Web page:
Describe how characters change over the course of a text (Inclusive Big Idea #3)
What are students learning?
Grade 2: English Language Arts
Inclusive Big Idea #3: Describe how characters change over the course of a text
Standard: Describe how characters in a story respond to major events and challenges. RL.2.3
How could I teach this?
Think about how instructional strategies and activities can give students multiple ways to engage with learning. One way won’t work for all, so how can you remove and reduce barriers for all students?
- Anchor Text: Use an anchor text, such as Freckle Juice by Judy Blume. Have students describe how the characters change from the beginning, middle, and end of the story. Learn more about accessing grade-level text in this TIP Sheet.
- Character Maps:
- Characters in stories are developed in four different ways:
- description of their physical appearance
- description of their actions
- inner monologue
- Using a graphic organizer, have students write, describe, or diagram major events and challenges in a story. For example, students can draw a picture of a character in the middle of a web. Then, extending from the character drawing, students can offer words or images that describe what the character says, and/or how the character feels in response to major events of the story. Chart this thinking by creating a class character map using the whiteboard, or have your students create their own character maps in personal or digital notebooks. Learn more about graphic organizers in this TIP Sheet.
- Characters in stories are developed in four different ways:
- Family Tree: Use a family tree graphic organizer to show the relationships between the characters in the story. Students could write, draw, or place pictures of the characters in the corresponding section of the tree. Then, students answer questions about the characters either verbally or by pointing to the correct picture in the graphic organizer. Learn more about graphic organizers in this TIP Sheet.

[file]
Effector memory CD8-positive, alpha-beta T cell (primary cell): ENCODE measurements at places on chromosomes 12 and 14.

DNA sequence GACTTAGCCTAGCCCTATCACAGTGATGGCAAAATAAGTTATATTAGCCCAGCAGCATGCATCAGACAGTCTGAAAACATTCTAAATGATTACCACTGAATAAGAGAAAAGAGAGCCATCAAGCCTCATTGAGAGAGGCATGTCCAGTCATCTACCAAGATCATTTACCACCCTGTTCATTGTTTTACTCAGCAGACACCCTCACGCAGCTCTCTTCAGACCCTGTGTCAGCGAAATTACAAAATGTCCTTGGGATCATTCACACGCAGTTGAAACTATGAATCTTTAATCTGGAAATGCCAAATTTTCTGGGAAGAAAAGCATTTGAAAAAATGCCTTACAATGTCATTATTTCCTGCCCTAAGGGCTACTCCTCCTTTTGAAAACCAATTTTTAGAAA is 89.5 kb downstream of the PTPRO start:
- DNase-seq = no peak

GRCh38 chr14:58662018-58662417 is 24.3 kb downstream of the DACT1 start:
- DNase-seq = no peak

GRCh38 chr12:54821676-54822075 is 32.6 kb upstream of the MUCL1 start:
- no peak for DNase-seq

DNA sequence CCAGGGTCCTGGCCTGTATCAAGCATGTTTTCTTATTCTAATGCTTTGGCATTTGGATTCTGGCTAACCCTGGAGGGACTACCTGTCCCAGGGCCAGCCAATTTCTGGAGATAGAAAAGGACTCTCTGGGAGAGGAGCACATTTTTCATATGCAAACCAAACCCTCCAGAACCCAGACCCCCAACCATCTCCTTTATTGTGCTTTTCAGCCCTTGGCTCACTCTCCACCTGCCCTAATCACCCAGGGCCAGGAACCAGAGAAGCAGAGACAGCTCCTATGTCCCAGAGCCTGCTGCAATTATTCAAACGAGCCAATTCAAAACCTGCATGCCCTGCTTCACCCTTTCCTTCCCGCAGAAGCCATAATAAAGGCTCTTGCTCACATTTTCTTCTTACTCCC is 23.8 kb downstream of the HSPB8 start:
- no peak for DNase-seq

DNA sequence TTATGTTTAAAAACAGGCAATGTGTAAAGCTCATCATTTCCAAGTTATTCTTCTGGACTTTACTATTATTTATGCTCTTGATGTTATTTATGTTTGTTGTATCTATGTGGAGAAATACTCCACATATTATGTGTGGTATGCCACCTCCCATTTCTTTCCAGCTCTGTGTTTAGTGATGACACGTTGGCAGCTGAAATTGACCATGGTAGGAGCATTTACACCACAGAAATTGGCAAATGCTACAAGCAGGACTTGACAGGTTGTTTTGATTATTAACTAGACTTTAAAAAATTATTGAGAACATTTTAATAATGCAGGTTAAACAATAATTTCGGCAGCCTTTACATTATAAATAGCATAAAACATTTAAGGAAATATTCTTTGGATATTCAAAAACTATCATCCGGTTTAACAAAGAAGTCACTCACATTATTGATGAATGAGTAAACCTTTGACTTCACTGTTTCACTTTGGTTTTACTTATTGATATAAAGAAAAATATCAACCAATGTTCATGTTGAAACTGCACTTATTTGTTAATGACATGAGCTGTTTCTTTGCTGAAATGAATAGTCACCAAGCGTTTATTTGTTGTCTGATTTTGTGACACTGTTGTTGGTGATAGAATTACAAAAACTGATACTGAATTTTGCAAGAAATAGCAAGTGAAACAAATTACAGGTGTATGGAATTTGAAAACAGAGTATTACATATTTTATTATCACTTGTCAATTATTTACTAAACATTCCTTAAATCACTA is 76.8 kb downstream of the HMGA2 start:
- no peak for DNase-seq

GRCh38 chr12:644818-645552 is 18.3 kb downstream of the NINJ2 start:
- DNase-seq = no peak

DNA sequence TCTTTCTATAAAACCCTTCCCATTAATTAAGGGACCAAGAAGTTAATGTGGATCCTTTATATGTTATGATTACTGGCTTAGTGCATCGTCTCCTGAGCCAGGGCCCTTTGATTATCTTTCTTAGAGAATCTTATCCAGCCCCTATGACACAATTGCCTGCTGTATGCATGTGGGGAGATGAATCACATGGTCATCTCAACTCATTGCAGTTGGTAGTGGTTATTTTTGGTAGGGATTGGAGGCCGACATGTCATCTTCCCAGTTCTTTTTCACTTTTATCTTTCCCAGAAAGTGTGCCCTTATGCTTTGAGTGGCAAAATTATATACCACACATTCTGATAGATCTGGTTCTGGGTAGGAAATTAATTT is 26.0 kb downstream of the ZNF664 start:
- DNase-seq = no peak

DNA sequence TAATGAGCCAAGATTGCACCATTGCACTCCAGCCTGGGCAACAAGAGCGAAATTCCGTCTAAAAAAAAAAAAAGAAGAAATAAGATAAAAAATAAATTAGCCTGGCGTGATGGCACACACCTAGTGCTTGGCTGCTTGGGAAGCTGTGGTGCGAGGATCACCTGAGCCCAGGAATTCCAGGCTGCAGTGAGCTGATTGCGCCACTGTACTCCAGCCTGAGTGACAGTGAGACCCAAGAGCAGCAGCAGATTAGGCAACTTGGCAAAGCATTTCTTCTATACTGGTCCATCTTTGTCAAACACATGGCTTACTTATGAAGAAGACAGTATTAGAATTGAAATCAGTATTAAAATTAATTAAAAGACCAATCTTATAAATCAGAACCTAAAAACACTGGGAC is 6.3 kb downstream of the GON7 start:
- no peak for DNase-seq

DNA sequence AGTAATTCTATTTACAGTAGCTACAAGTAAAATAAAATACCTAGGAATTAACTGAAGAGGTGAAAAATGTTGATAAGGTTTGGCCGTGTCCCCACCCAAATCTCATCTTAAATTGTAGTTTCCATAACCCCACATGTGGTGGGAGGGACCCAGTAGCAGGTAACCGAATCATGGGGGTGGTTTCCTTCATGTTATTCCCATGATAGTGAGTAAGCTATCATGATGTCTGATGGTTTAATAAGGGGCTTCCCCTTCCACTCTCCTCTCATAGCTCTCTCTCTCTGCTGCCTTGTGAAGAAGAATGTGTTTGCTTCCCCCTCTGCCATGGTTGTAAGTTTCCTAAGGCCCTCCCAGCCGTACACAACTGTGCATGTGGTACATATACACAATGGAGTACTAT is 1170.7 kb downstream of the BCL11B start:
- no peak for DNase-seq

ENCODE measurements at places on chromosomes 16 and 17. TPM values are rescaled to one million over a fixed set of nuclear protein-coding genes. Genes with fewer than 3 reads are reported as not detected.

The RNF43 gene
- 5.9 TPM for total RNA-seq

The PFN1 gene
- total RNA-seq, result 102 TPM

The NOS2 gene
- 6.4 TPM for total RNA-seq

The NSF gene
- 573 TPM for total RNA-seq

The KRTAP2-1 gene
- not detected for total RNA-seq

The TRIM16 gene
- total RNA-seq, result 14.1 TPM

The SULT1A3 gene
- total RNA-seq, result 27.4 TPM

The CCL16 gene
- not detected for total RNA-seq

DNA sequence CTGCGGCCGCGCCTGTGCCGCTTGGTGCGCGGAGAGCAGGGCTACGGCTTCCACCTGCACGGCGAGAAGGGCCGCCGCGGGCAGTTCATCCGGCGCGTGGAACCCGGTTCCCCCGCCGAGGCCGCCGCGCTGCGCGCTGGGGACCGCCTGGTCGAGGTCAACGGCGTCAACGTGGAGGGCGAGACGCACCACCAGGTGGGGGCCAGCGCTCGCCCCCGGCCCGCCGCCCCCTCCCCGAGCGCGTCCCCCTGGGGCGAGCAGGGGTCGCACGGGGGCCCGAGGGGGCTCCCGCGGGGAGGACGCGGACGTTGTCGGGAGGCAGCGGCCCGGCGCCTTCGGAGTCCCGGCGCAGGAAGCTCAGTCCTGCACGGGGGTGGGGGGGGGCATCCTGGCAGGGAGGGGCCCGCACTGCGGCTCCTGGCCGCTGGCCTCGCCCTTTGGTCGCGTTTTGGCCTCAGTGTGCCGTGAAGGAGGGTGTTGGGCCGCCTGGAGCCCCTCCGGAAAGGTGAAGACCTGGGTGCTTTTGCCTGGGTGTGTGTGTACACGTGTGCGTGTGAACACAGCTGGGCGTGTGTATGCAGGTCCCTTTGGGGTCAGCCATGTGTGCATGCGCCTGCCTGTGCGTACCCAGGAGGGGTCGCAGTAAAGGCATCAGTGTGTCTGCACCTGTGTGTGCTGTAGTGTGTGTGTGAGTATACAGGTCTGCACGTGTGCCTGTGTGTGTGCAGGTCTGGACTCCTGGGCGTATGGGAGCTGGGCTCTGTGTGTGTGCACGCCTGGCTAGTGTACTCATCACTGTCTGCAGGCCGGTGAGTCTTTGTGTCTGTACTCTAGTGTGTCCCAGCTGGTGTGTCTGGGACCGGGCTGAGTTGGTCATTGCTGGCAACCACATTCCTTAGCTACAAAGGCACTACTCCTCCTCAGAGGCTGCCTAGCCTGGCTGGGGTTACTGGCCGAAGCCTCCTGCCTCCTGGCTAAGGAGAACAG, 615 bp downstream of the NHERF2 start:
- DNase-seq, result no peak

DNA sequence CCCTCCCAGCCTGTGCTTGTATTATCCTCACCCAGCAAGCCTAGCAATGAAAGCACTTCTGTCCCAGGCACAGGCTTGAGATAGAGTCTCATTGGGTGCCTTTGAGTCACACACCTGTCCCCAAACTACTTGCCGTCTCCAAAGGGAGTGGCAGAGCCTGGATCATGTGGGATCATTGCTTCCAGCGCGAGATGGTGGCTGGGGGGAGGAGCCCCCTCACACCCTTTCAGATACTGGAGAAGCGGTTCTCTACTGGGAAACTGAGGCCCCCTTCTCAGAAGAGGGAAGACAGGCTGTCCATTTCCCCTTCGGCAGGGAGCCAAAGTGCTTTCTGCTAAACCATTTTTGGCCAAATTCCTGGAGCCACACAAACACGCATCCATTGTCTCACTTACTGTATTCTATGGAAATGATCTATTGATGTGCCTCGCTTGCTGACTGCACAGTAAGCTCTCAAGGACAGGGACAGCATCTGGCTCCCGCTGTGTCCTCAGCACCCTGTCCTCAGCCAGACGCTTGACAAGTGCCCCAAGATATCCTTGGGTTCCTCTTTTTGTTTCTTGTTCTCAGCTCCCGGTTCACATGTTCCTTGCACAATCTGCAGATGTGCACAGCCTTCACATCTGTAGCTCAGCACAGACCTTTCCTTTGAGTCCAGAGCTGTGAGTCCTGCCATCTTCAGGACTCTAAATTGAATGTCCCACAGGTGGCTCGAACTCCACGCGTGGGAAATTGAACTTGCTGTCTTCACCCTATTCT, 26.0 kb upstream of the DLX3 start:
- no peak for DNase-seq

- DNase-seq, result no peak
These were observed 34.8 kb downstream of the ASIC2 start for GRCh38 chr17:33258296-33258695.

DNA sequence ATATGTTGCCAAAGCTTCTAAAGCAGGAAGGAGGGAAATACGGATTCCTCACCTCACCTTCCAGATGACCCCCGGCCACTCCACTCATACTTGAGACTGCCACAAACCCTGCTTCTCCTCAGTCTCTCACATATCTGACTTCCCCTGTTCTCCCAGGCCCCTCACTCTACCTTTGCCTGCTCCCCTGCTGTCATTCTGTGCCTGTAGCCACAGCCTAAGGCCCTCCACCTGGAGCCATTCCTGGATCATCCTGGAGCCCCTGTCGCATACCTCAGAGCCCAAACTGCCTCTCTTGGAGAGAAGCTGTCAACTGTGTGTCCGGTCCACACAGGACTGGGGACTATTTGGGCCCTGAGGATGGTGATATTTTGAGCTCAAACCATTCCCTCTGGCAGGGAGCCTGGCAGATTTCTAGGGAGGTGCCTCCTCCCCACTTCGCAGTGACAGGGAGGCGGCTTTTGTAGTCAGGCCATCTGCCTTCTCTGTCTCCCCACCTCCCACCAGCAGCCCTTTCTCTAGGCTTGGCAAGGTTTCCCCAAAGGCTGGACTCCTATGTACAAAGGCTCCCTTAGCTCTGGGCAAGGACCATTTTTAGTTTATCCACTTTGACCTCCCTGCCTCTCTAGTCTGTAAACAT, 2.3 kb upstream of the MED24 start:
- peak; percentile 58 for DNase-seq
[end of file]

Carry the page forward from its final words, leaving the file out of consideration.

- Character Sorts: Make a sort that lists character names and character traits. Have the students match the character trait or action for each character in the story.
- Sort characters who were in the story from characters who were not in the story.
- Sort characters into categories based on emotions.
- Choose two or more main characters from familiar stories and have students sort word cards, picture cards, or objects relating to the characters.
- Character Profile: Using a text from a read aloud, shared reading lesson, or guided reading lesson, model what you learned about how a character responds to main events from the story by creating a character profile.
- Map: During or after reading a story, video, play, or other narrative, students can draw a map of the major settings from the story, including some small images of a major event at each site and images of how characters respond.
- Movie Posters: Students can create a movie poster that presents one of the major settings and events from the story and include a character’s response in that poster.
- Story Map: During or after reading, students can write or draw out the major events of the story and what characters do in those situations or to cause those situations. This could be a linear timeline with pictures and/or text, or integrate pictures and text into something resembling a comic strip.
- Story Organizer: Students can fill in a graphic organizer or plot diagram that captures the main events of the story. One popular example is the story hamburger where students are asked to pull in different events or elements just as they would build a hamburger (e.g., the bun will include the title and author, the first event would be the hamburger patty). Learn more about graphic organizers in this TIP Sheet.
Don’t stop here! Remember to reduce barriers for all students.
Make reducing barriers a process - take a few minutes to think about your process! Is there a barrier related to:
- interest or engagement? Think about how to incorporate student’s lived experiences, culture, and interests…
- background knowledge? Think about how to highlight key ideas and define key vocabulary…